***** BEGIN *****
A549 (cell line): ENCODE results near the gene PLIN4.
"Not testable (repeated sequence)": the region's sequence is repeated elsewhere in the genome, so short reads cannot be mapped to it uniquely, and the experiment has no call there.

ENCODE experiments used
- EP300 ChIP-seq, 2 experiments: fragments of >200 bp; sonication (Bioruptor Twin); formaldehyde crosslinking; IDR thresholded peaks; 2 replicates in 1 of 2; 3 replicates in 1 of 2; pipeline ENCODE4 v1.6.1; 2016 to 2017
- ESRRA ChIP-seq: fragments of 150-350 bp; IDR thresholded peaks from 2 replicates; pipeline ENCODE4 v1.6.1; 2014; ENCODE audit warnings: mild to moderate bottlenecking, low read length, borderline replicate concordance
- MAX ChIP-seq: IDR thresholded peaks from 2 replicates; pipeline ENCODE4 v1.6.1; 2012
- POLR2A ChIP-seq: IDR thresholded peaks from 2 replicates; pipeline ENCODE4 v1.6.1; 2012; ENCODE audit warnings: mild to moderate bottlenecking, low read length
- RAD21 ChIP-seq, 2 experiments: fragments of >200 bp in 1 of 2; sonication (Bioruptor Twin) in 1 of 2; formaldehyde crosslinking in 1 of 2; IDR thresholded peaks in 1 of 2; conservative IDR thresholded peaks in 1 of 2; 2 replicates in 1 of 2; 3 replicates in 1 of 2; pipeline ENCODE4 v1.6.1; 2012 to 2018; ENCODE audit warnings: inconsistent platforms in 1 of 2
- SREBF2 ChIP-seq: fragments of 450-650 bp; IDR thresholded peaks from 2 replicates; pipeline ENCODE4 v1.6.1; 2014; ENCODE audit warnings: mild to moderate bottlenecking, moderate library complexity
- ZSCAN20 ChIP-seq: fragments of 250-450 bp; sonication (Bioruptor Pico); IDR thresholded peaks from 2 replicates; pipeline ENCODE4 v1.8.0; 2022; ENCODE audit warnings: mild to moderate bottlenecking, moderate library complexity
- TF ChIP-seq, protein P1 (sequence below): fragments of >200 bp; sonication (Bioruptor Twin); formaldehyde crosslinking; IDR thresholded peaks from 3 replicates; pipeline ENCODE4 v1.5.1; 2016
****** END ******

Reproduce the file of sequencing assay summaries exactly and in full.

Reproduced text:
A549 (cell line): ENCODE results near the gene PLIN4.
"Not testable (repeated sequence)": the region's sequence is repeated elsewhere in the genome, so short reads cannot be mapped to it uniquely, and the experiment has no call there.

ENCODE experiments used
- EP300 ChIP-seq, 2 experiments: fragments of >200 bp; sonication (Bioruptor Twin); formaldehyde crosslinking; IDR thresholded peaks; 2 replicates in 1 of 2; 3 replicates in 1 of 2; pipeline ENCODE4 v1.6.1; 2016 to 2017
- ESRRA ChIP-seq: fragments of 150-350 bp; IDR thresholded peaks from 2 replicates; pipeline ENCODE4 v1.6.1; 2014; ENCODE audit warnings: mild to moderate bottlenecking, low read length, borderline replicate concordance
- MAX ChIP-seq: IDR thresholded peaks from 2 replicates; pipeline ENCODE4 v1.6.1; 2012
- POLR2A ChIP-seq: IDR thresholded peaks from 2 replicates; pipeline ENCODE4 v1.6.1; 2012; ENCODE audit warnings: mild to moderate bottlenecking, low read length
- RAD21 ChIP-seq, 2 experiments: fragments of >200 bp in 1 of 2; sonication (Bioruptor Twin) in 1 of 2; formaldehyde crosslinking in 1 of 2; IDR thresholded peaks in 1 of 2; conservative IDR thresholded peaks in 1 of 2; 2 replicates in 1 of 2; 3 replicates in 1 of 2; pipeline ENCODE4 v1.6.1; 2012 to 2018; ENCODE audit warnings: inconsistent platforms in 1 of 2
- SREBF2 ChIP-seq: fragments of 450-650 bp; IDR thresholded peaks from 2 replicates; pipeline ENCODE4 v1.6.1; 2014; ENCODE audit warnings: mild to moderate bottlenecking, moderate library complexity
- ZSCAN20 ChIP-seq: fragments of 250-450 bp; sonication (Bioruptor Pico); IDR thresholded peaks from 2 replicates; pipeline ENCODE4 v1.8.0; 2022; ENCODE audit warnings: mild to moderate bottlenecking, moderate library complexity
- TF ChIP-seq, protein P1 (sequence below): fragments of >200 bp; sonication (Bioruptor Twin); formaldehyde crosslinking; IDR thresholded peaks from 3 replicates; pipeline ENCODE4 v1.5.1; 2016